The Great Debate UK
- Annette Lawson is chair of National Alliance of Women’s Organisations in Britain. She has an OBE for services to diversity and is founder and Chair of The Judith Trust, which works for better lives for people with both learning disabilities and mental illness needs. Any opinions expressed are her own. -
International Women’s Day on March 8 has a contested history. Perhaps beginning with a protest of women textile and shirt makers in New York in 1857, perhaps arising from the Socialist movement in Russia, it has been marked by women more recently all over the world both to express solidarity and sisterhood and to demand afresh every year that women’s human, political and civil rights be recognised and achieved. Some might wish to argue there is no need for such an event, nor for women’s demands. In this case, ignorance brings no bliss.
Violence in the form of rape – wars increase rape many times and atrocities are being committed daily in the Congo as I write – domestic violence; female genital mutilation; sexual assault; pornography; trafficking for sexual exploitation; forced marriage; traditional rights of rape and forced re-marriage of widows; prostitution – a long litany of gender based violence is the major, continuing global affront to women. Murder by a husband or male partner is a common cause of murder of women in the UK. If you are not dead, all of these assaults also lead to serious health problems for women and girls.
Then everywhere the ‘gender pay gap’ keeps women in less well rewarded positions than men and helps to make the climb out of poverty more difficult; women are in any case poorer globally than men and still in many parts of the world have no rights to land ownership or to their own property – nor even to their children. In parts of the world, women’s movement is severely restricted; education is denied to the girl child and there are still many women who may not choose how or whether to earn a livelihood, to be economically independent, whether or not to marry, or whether or not to bear children.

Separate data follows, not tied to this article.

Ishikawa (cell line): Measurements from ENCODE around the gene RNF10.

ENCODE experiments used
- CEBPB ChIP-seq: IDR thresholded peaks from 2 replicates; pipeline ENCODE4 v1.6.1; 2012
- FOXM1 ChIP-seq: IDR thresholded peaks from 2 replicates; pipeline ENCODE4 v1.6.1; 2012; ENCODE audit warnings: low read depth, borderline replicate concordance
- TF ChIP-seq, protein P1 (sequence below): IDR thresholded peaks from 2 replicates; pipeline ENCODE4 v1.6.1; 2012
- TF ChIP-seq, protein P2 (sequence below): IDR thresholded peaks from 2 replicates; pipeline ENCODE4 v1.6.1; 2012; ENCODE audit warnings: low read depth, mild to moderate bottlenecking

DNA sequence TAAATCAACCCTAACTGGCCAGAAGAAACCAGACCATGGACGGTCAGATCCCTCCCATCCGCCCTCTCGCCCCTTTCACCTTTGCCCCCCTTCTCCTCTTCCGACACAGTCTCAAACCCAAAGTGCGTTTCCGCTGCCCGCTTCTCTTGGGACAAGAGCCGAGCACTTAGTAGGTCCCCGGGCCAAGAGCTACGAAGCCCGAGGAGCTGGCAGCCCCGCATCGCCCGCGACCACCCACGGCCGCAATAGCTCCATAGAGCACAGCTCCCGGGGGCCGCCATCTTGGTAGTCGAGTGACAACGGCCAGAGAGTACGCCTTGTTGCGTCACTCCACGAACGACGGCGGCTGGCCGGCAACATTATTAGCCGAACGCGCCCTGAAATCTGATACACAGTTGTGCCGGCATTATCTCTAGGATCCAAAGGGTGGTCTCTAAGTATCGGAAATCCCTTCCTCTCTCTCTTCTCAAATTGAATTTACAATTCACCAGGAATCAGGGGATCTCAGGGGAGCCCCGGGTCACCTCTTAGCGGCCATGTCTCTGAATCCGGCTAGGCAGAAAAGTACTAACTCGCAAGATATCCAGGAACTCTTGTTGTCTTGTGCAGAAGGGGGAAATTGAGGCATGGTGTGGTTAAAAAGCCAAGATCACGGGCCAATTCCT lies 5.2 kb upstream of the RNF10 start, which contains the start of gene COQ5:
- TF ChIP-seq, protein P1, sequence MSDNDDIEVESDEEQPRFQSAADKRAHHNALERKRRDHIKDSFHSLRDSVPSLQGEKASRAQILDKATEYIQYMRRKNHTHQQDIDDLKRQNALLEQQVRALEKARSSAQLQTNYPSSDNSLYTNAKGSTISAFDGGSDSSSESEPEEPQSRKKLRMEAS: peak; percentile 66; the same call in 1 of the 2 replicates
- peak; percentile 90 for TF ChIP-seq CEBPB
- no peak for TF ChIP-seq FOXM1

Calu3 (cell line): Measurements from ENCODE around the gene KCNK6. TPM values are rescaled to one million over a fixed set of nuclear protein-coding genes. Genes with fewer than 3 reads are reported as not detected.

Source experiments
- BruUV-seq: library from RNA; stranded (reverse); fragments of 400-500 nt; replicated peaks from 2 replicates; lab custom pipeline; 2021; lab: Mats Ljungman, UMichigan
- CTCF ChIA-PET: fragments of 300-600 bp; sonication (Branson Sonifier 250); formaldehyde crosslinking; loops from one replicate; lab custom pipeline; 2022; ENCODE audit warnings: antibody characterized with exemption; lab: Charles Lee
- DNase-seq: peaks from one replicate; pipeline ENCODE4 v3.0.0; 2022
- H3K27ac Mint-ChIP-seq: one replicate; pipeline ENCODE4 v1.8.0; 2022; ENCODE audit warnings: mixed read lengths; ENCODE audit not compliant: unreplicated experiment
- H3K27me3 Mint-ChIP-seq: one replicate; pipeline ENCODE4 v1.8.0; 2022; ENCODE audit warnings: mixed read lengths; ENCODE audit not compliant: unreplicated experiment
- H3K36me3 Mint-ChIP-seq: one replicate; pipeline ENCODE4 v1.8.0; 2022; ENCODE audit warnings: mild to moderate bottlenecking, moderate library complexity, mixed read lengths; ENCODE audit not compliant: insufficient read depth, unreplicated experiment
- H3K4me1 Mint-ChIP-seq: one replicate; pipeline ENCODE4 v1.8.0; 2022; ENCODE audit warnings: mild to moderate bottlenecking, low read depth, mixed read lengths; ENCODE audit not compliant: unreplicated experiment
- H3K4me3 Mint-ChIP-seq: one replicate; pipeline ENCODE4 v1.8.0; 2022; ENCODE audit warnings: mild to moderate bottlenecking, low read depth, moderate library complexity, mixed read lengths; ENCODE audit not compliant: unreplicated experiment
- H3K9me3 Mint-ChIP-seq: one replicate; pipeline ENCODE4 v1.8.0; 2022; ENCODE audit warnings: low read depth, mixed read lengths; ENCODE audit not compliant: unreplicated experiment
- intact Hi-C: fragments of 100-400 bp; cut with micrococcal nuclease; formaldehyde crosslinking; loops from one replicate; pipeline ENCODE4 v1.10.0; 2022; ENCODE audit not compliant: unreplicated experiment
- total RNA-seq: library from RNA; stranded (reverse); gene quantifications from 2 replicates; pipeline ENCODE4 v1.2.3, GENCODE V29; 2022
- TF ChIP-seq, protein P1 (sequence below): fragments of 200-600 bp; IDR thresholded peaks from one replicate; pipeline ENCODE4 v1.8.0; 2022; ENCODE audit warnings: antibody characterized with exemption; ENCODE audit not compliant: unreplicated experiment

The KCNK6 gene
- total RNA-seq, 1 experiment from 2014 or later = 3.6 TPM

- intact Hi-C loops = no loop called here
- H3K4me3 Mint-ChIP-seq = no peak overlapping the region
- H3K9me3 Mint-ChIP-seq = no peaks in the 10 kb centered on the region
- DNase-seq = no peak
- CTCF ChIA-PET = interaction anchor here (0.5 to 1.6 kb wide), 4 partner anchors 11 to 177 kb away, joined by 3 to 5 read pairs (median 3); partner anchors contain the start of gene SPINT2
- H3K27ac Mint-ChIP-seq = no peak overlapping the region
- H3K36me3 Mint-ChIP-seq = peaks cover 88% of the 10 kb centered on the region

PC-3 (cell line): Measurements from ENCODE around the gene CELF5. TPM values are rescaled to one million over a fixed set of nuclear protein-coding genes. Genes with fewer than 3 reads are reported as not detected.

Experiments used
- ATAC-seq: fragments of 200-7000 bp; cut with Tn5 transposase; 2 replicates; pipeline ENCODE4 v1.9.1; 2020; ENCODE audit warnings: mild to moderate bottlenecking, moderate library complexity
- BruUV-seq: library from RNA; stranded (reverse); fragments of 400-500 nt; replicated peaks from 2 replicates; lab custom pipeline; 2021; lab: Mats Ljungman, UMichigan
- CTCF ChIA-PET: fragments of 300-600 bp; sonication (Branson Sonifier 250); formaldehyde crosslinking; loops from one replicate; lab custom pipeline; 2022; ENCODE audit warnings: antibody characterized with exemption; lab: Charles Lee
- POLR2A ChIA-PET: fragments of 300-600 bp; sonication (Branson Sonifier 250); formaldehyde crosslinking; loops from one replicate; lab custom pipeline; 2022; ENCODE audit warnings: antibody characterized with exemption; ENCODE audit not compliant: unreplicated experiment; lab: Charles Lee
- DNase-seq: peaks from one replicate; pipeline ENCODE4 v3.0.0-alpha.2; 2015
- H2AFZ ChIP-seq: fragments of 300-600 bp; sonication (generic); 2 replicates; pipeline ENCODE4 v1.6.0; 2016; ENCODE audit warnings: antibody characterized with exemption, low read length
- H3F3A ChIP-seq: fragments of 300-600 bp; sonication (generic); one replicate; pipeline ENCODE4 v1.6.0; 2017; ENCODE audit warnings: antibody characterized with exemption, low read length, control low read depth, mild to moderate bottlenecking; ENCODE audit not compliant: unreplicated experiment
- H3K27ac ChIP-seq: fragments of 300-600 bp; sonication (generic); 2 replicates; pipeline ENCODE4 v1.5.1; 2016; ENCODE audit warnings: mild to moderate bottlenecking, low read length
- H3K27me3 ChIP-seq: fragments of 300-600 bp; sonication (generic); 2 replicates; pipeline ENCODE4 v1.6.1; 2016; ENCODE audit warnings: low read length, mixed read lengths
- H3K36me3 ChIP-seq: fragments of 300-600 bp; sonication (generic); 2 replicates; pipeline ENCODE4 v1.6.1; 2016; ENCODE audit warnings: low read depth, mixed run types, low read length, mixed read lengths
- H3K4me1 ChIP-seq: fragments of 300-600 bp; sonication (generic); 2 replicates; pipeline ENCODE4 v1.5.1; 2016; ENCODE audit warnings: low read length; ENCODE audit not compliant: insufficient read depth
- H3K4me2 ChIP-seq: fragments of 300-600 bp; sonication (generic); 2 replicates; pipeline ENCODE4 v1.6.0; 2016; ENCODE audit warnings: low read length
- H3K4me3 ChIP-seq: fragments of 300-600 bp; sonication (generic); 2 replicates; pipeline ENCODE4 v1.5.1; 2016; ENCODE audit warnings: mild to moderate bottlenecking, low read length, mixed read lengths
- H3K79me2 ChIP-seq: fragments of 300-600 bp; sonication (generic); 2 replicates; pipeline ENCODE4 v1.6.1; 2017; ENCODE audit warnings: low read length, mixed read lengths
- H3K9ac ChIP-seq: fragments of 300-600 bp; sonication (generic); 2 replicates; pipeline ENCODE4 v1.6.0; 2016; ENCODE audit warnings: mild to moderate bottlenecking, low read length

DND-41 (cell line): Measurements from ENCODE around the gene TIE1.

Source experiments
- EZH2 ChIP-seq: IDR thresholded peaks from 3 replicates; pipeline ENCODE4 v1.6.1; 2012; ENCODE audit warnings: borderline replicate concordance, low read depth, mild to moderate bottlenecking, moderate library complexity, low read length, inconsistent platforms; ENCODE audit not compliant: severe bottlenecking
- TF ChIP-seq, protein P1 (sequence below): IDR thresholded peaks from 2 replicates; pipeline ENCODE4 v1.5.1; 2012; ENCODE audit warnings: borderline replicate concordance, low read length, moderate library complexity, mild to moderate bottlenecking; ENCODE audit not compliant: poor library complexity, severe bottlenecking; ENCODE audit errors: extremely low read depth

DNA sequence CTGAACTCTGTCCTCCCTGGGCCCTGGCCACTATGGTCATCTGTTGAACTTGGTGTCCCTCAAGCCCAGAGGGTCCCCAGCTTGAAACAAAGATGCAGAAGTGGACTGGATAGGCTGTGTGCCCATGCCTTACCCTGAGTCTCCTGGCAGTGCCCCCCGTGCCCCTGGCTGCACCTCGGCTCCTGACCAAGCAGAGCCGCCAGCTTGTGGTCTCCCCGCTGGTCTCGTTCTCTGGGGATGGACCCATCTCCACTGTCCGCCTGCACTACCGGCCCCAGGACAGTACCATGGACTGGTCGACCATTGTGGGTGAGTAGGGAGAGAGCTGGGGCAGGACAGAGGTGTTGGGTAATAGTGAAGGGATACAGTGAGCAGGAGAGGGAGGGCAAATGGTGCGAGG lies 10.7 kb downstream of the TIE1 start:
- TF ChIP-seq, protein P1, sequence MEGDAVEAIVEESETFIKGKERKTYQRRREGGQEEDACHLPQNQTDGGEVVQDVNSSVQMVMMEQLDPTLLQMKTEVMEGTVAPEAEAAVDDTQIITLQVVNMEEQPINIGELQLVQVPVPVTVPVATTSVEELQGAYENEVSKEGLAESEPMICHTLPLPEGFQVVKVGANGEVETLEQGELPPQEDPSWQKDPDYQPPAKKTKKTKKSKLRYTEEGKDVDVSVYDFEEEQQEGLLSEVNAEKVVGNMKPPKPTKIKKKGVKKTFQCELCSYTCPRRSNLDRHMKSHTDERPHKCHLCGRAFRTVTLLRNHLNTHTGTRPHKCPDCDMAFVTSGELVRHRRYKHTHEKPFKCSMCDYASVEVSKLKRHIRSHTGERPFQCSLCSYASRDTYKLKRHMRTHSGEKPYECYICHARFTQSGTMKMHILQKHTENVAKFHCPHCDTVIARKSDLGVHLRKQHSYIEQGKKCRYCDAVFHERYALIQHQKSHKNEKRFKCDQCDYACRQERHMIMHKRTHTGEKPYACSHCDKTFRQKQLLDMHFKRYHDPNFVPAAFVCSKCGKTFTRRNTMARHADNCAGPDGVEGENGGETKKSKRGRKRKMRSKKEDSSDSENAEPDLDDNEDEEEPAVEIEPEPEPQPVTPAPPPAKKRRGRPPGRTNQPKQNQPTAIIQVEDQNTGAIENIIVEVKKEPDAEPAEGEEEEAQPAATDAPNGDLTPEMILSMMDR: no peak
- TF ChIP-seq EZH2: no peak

from Photographers Blog:
On Jan. 14 Reuters hosted a live video Q&A with our renowned photographer Finbarr O’Reilly about his experiences in the war-torn Democratic Republic of Congo. Finbarr addressed what drew him to Africa and the most difficult aspects of being a photographer in a war zone.
Finbarr is still available to answer questions, submit them in the comments section below or send a Twitter message with the hash tag "#finbarr" .
from The Great Debate:
Neil Campbell, EU Advocacy Manager of the International Crisis Group, recently returned from eastern Congo. Any views expressed are his own.
“Unacceptable and murderous.” Those were the words French Foreign Minister Bernard Kouchner chose to describe the situation in north eastern Congo at a press conference after October’s monthly meeting of EU foreign ministers. Sadly, Congo was not even on the agenda of that meeting.